Winston Churchill once said, “history is written by the victors.” If any historic event was to challenge the wisdom of the colonial British Prime Minister, the standoff between the Kanien’kehá:ka (Mohawk) of Kanehsatake and Kahnawake and their allies against the Quebec and Canadian governments is a fitting candidate.
In analyzing the writing, art, film, fiction, and facts surrounding the so-called Oka Crisis of the 1990s in Stories of Oka: Land, Film, and Literature, Isabelle St-Amand shows that history is explored via many winding, complex, and at times contradictory paths and not the broad boulevards historic winners stroll in their victory parades.
On July 11, 1990, twenty-eight years ago, Sûreté du Québec officers raided a blockade in Kanehsatake’s pines adja- cent to the town of Oka after Mayor Jean Ouellette insisted a golf course be expanded regardless of the Mohawk resistance or the Indigenous burial ground that was in the way. If the previous sentence is unfamiliar, it’s time to do some reading.
Stories of Oka
Land, Film, and Literature
Translated by S.E. Stewart
University of Manitoba Press
If the description sounds dense, it hits the mark. St-Amand’s book stems from PhD research at UQAM, and took six years to complete. It delves deeply into the event and first asks what happened, followed by: How was it covered? How was it filmed? How was it written about? She examines, for example, Alanis Obomsawin’s film Kanehsatake: 270 Years of Resistance as a means of charting the history leading up to 1990 and showing the community’s centuries-long struggle.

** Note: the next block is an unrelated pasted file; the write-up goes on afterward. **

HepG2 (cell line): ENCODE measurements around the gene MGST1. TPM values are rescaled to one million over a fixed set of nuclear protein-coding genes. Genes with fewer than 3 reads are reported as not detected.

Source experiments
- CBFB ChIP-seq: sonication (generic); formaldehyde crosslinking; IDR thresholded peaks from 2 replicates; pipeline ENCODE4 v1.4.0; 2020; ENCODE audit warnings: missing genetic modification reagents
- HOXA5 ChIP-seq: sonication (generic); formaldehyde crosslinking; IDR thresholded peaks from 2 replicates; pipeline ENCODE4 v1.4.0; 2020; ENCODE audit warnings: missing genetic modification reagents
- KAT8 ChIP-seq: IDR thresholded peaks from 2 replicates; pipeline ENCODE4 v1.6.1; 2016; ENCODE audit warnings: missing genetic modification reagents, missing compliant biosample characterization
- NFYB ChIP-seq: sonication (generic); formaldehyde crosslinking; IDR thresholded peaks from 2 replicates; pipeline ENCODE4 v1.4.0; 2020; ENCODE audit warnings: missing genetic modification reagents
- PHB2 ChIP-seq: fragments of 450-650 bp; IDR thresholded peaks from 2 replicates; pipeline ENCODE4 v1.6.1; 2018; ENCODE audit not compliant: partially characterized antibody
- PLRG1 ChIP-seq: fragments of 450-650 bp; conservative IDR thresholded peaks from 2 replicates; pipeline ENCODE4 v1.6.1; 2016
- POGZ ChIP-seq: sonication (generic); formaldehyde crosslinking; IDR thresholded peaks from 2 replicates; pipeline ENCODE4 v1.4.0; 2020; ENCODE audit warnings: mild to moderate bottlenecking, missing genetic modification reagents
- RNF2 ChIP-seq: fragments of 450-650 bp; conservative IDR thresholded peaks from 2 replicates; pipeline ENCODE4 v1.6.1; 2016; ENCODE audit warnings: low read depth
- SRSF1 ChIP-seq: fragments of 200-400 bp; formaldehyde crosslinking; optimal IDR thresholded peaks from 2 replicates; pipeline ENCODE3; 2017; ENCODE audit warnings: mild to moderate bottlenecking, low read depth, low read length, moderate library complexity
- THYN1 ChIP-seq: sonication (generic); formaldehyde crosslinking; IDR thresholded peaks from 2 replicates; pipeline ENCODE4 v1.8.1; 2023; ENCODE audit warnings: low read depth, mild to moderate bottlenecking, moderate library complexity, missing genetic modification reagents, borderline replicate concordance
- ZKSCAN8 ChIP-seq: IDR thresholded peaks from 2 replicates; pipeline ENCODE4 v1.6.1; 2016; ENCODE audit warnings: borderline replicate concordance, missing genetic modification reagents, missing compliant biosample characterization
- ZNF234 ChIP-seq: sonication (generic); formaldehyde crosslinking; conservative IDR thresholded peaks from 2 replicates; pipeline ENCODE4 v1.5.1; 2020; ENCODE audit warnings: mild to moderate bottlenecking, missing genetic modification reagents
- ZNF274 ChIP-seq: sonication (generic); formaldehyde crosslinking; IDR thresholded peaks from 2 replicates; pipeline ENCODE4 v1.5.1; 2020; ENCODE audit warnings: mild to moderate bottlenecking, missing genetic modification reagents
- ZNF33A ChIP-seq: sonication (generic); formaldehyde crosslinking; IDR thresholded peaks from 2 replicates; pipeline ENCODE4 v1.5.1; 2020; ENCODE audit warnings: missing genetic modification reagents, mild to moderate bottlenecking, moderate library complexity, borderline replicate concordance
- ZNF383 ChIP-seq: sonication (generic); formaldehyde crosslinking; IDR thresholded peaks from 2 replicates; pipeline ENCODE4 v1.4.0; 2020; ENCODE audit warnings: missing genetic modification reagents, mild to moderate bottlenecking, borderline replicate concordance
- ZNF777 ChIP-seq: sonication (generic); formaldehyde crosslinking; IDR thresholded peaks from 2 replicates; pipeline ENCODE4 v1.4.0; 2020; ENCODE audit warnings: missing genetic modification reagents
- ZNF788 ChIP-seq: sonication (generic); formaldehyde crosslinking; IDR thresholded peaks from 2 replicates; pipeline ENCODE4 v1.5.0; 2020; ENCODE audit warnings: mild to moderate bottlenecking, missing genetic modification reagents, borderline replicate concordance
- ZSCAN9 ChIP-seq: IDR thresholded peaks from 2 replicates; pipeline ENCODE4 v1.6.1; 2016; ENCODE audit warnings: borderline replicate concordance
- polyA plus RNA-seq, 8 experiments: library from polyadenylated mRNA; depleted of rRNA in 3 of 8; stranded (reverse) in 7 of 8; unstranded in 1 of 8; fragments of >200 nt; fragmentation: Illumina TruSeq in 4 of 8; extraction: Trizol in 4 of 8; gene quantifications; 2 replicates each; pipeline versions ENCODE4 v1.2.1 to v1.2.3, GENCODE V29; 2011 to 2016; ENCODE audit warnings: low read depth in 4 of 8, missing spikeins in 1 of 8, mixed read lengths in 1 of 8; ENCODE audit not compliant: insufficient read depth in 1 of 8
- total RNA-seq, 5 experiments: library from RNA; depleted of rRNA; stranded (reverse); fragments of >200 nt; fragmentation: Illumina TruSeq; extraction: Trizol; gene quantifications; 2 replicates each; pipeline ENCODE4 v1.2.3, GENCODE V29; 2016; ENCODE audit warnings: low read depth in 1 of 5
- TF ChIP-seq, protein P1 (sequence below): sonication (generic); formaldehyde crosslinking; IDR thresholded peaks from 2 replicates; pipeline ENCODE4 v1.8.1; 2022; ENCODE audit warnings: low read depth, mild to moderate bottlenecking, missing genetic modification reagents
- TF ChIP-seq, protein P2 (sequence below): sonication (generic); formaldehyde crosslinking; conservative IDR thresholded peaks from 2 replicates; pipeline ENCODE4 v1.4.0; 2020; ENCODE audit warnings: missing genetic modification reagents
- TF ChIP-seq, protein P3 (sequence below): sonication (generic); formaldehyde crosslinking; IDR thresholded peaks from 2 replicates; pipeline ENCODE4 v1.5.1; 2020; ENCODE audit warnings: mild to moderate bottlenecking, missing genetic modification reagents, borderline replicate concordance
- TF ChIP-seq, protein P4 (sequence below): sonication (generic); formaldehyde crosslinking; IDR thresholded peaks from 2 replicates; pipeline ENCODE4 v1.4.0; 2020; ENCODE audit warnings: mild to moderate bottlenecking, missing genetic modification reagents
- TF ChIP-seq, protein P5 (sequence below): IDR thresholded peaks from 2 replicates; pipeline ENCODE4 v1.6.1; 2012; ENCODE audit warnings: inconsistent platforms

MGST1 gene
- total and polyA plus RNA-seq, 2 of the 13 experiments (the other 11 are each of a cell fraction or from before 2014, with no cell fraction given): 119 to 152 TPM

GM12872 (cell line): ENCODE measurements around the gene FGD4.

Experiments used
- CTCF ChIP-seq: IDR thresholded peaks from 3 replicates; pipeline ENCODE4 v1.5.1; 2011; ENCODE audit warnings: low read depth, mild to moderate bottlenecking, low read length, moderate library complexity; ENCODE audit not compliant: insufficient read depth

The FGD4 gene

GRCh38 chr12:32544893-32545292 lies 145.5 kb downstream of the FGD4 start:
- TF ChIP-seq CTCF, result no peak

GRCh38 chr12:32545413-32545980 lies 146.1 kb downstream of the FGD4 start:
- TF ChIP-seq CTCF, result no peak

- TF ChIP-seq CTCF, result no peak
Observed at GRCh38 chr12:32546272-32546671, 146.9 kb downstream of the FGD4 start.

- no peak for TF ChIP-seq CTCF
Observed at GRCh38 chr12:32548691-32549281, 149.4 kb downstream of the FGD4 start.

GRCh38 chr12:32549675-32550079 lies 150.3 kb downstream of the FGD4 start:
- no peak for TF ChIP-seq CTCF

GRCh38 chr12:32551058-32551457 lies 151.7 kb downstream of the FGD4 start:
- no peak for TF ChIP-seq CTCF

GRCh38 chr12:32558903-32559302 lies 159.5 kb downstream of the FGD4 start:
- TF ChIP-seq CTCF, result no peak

The book is academic in nature, and casual readers may find it turgid, but, if one has the patience, it is worth a study. With a close reading, one gets a solid timeline of the 1990events, and also an analysis of how others looked at the crisis in French, English, and Mohawk communities.
St-Amand has a keen eye on how land and its mistreatment are the central motivating factors for the Kanien’kehá:ka resistance, which is important for mainstream Canada to understand when reflecting on 1990.
What makes St-Amand’s book unique is its collection of perspectives from both within the communities and outside its borders. St-Amand uses the words from the people of Kanehsatake and Kahnawake, as well as those of the politicians, Sûreté du Québec, and army officers on the other side of the blockades. Her bilingual skill gives her the ability to dive into both sides of the event.
In insisting that others tell the story, St-Amand avoids risking cultural appropriation, or sounding like she is telling the story. This is important because contemporary historians and anthropologists must avoid appropriation or false authority on subjects lest they sound like the colonial authorities of a century ago, who made claims that sound true, but, when analyzed, fall incomplete at best and irresponsibly naïve at worst. mRb